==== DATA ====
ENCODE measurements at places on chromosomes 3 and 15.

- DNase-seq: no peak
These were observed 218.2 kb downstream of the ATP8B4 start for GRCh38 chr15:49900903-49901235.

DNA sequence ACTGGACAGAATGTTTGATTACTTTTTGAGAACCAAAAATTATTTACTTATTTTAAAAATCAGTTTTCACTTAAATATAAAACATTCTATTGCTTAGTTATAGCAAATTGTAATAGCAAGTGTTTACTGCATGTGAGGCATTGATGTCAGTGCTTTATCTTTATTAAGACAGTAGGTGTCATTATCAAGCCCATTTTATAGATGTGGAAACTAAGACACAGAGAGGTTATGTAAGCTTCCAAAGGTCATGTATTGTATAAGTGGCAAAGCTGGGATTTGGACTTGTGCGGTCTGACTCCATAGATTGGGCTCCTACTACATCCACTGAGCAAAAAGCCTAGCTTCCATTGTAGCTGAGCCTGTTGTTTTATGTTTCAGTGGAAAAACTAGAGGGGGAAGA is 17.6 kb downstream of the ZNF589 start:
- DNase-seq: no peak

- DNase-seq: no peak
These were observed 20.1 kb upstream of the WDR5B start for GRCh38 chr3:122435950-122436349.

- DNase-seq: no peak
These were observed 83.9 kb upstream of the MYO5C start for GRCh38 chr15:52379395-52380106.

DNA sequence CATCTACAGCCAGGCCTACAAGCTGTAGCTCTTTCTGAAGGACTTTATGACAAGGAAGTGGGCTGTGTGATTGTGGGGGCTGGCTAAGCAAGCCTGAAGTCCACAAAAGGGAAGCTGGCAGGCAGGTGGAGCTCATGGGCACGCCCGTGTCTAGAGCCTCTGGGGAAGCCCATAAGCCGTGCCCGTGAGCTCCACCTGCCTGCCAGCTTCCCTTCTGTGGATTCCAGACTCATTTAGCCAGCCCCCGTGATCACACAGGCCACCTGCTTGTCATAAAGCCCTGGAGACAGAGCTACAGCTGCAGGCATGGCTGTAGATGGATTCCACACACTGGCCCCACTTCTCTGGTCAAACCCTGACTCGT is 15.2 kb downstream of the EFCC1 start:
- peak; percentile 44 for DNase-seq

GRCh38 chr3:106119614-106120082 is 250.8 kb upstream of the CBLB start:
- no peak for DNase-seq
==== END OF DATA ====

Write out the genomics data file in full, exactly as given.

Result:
ENCODE measurements at places on chromosomes 3 and 15.

- DNase-seq: no peak
These were observed 218.2 kb downstream of the ATP8B4 start for GRCh38 chr15:49900903-49901235.

DNA sequence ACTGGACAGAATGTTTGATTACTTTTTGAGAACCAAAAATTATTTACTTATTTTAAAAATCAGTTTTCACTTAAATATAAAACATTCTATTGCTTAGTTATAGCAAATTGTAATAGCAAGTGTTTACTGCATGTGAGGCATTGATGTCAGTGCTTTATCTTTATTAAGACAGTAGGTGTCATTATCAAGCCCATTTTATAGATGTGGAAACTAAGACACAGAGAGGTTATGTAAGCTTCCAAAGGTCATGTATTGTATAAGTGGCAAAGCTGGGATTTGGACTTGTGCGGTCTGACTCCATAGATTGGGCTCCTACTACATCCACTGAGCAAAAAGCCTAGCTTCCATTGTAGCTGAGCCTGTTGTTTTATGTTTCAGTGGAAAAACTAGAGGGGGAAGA is 17.6 kb downstream of the ZNF589 start:
- DNase-seq: no peak

- DNase-seq: no peak
These were observed 20.1 kb upstream of the WDR5B start for GRCh38 chr3:122435950-122436349.

- DNase-seq: no peak
These were observed 83.9 kb upstream of the MYO5C start for GRCh38 chr15:52379395-52380106.

DNA sequence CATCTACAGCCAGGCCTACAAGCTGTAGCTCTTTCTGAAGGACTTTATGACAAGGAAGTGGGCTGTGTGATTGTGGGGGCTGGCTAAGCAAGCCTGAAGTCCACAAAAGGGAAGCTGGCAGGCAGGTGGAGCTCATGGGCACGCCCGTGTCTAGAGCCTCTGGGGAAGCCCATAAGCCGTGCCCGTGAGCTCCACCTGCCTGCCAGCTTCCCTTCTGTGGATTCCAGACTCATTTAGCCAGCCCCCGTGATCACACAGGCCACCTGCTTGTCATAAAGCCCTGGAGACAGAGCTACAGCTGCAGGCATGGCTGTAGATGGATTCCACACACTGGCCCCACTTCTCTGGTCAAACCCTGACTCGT is 15.2 kb downstream of the EFCC1 start:
- peak; percentile 44 for DNase-seq

GRCh38 chr3:106119614-106120082 is 250.8 kb upstream of the CBLB start:
- no peak for DNase-seq